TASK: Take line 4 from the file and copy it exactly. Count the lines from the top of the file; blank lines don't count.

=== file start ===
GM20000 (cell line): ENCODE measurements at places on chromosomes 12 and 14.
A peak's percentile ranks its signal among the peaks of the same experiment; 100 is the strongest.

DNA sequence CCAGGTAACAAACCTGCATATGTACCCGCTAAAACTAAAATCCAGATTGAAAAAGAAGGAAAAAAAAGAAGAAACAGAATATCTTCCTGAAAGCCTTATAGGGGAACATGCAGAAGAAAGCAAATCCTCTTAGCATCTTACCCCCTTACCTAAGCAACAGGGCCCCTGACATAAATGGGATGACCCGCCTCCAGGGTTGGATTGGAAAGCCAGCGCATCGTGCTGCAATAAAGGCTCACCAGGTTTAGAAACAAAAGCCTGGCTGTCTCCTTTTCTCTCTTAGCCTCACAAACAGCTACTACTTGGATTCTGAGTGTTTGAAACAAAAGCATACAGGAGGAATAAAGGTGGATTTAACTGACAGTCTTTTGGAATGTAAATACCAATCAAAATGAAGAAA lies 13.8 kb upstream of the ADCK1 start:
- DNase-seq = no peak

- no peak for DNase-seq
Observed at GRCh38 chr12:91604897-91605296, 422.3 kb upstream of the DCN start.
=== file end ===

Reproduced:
- DNase-seq = no peak